ACT's Brooke van Velden accuses Government of 'dropping the ball' on antiviral COVID-19 medication

ACT has accused the Government of "dropping the ball" on antiviral medication to treat COVID-19, but Prime Minister Jacinda Ardern says talks have been underway "for some time". 

Australia has purchased 300,000 courses of the promising antiviral drug molnupiravir from drugmaker Merck Sharp & Dohme, which if cleared by regulators, would be the first pill to treat COVID-19.

The United States-based pharmaceutical company said the experimental treatment halved deaths and hospitalisations among COVID-19 patients who took it within five days of developing symptoms.

ACT's deputy leader and health spokesperson Brooke van Velden says the antiviral medication should be allowed in New Zealand once it has been approved by the United States Food and Drug Administration (FDA). 

White House chief medical advisor Dr Anthony Fauci said on Friday the FDA will review data on the antiviral medication "as quickly as they possibly can" in hopes of issuing an emergency use authorisation, like it did with vaccinations. 

In a statement released on Tuesday, van Velden said the Government "drops the ball on treatments, like it did with vaccinations". 

"New drugs and COVID therapies are approved and coming on the market all the time. Once they have had approval from the likes of the FDA, New Zealand should just get on with it," van Velden said.

"Just because New Zealand dropped the ball on the vaccination rollout, it doesn't mean we can't come back in the second half and get this thing under control."

National's COVID-19 spokesperson Chris Bishop has also urged the Government to buy antiviral treatments as soon as possible. 

"There are a range of next-generation game changing Covid treatments being developed like molnupiravir, ronapreve and sotrovimab but New Zealand is falling behind other countries in securing supplies of these exciting treatments," Bishop says.  

"The United States has committed to purchasing 1.7 million doses of molnupiravir alone should it receive FDA approval.

"These are treatments for people who have already got COVID-19 or who are showing symptoms. Our first line of defence is of course vaccination but there is no doubt that New Zealand will want to access these treatments, which are increasingly being approved by regulators worldwide.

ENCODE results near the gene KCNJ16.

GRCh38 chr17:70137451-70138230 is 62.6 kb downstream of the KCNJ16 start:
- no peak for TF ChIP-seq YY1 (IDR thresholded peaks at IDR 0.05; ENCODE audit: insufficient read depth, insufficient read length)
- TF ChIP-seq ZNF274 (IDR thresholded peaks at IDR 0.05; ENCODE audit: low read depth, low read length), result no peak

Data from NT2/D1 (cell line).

"A monoclonal antibody treatment called ronapreve has been approved for use in the United Kingdom and is licensed for emergency use in more than 20 countries, including the US, European Union, Canada, Japan, and Switzerland.

"New Zealand has not purchased any while the EU has bought 55,000 doses."

ACT deputy leader and health spokesperson Brooke van Velden.
ACT deputy leader and health spokesperson Brooke van Velden. Photo credit: Getty Images

But Ardern told reporters on Tuesday the Government's medicine regulator Medsafe had been in talks with the pharmaceutical company "for some time". 

"Of course, for commercial reasons, we don't get into any more detail than that on that negotiation, but those talks do predate the more recent announcements you've seen publicly around the success of that drug in clinical trials," Ardern said. 

ACT has also been calling on the Government to order boosters shots for New Zealanders. 

"What's its policy on procuring booster shots? Because we know it's been a very long delay getting, you know, supply," leader David Seymour said in Parliament last month. "We don't want to get in the same problem with booster shots."

Ardern said the Government has ordered enough doses of Pfizer to cater for additional shots. 

"Taking into account the number of vaccines we have ordered would actually serve us for the purposes of boosters, were they to be approved, particularly given we've ordered enough for New Zealand's entire population, and those aged under 12 if they are approved in the future are likely to have a paediatric dosing which would be a third of the usual dose of an adult. 

"That provides us already with additional shots that could be used for boosters, were they to be approved. 

"In addition, we are in talks with the pharmaceutical companies we may choose to purchase from to ensure that if they are approved that we are able to secure those vaccines in a timely way."

Prime Minister Jacinda Ardern and Director-General of Health Dr Ashley Bloomfield giving a COVID-19 update.
Prime Minister Jacinda Ardern and Director-General of Health Dr Ashley Bloomfield giving a COVID-19 update. Photo credit: Getty Images

Ardern couldn't provide a timeline.

"That's not something I can answer. It's something that we use a group of expert advisors to give us their perspective. I know that they have been reviewing the evidence out of Pfizer and looking internationally at the evidence.

"You'll have seen there's a limited number of countries that are using boosters, and where they are, they've often been for those in older age groups. 

"I don't think I'd be inclined to call an additional dose for immunocompromised a booster because that's just used to provide the usual immunity of someone who would otherwise require two shots." 

Director of Public Health Dr Caroline McElnay agreed. 

"That's right, in that setting it would be a third dose."

The only currently available treatment for COVID-19 in New Zealand is the Medsafe-approved Pfizer vaccine. 

More than 2 million people have now received two doses of the vaccine, representing 48 percent of eligible people aged 12 and over, while 79 percent of people have received one dose. 

Ardern said vaccination has proven to be the best protection against COVID-19, given only 3 percent of cases in the current Delta outbreak have received a jab. 

"Delta is literally bypassing vaccinated people."